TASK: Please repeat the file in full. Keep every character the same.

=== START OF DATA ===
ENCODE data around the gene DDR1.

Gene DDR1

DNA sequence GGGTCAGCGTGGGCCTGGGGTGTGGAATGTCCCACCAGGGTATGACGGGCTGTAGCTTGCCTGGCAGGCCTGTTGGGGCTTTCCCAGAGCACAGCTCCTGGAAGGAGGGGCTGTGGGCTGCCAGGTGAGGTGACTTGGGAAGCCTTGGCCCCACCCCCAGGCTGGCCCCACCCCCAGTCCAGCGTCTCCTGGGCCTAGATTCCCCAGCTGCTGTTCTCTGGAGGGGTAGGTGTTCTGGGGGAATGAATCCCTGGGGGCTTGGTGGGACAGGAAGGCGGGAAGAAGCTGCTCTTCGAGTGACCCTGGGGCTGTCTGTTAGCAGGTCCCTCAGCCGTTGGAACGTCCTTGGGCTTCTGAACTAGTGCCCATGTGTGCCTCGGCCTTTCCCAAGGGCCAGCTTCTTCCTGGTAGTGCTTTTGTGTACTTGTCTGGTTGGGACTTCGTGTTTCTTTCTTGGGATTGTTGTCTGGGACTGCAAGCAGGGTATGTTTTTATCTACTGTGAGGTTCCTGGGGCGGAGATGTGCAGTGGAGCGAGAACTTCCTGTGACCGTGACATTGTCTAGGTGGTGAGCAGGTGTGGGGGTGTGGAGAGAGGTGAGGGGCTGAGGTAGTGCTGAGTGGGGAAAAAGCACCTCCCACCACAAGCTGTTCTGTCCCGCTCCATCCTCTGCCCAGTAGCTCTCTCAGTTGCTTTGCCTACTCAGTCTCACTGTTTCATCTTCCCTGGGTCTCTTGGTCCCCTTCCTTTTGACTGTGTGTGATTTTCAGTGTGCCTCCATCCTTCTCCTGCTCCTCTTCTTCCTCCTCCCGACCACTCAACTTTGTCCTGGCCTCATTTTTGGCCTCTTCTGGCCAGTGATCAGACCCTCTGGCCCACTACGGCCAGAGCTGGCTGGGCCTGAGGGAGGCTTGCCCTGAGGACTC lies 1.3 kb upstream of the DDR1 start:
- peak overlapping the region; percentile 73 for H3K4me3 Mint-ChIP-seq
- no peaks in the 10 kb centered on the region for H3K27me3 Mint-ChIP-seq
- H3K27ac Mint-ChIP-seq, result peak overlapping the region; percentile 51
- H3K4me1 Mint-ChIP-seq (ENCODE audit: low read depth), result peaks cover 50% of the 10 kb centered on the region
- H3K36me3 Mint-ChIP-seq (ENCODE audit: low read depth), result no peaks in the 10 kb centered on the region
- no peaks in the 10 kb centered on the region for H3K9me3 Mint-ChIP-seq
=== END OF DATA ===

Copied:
ENCODE data around the gene DDR1.

Gene DDR1

DNA sequence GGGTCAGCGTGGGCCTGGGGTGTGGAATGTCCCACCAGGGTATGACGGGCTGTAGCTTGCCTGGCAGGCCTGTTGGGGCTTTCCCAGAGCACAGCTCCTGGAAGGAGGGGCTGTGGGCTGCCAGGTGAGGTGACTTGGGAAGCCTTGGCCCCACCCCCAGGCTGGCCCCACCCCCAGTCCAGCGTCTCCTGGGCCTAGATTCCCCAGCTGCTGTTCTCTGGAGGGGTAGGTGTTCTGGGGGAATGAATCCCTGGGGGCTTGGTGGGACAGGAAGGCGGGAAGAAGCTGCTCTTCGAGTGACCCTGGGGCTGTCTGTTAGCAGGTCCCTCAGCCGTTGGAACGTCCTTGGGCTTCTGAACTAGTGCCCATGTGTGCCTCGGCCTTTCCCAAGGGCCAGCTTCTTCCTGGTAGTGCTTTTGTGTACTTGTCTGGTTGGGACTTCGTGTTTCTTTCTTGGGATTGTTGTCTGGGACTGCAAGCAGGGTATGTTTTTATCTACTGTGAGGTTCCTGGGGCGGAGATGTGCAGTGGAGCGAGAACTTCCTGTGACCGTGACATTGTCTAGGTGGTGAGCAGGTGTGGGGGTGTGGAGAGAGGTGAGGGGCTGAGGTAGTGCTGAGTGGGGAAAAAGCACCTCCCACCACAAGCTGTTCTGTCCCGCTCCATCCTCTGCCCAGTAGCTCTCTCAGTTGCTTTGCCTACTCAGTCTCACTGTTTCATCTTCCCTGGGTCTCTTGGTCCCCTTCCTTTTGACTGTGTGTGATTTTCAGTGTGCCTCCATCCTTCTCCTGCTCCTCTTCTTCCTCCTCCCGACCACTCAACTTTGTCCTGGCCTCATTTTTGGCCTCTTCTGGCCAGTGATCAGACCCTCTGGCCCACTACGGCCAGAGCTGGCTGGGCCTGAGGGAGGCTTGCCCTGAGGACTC lies 1.3 kb upstream of the DDR1 start:
- peak overlapping the region; percentile 73 for H3K4me3 Mint-ChIP-seq
- no peaks in the 10 kb centered on the region for H3K27me3 Mint-ChIP-seq
- H3K27ac Mint-ChIP-seq, result peak overlapping the region; percentile 51
- H3K4me1 Mint-ChIP-seq (ENCODE audit: low read depth), result peaks cover 50% of the 10 kb centered on the region
- H3K36me3 Mint-ChIP-seq (ENCODE audit: low read depth), result no peaks in the 10 kb centered on the region
- no peaks in the 10 kb centered on the region for H3K9me3 Mint-ChIP-seq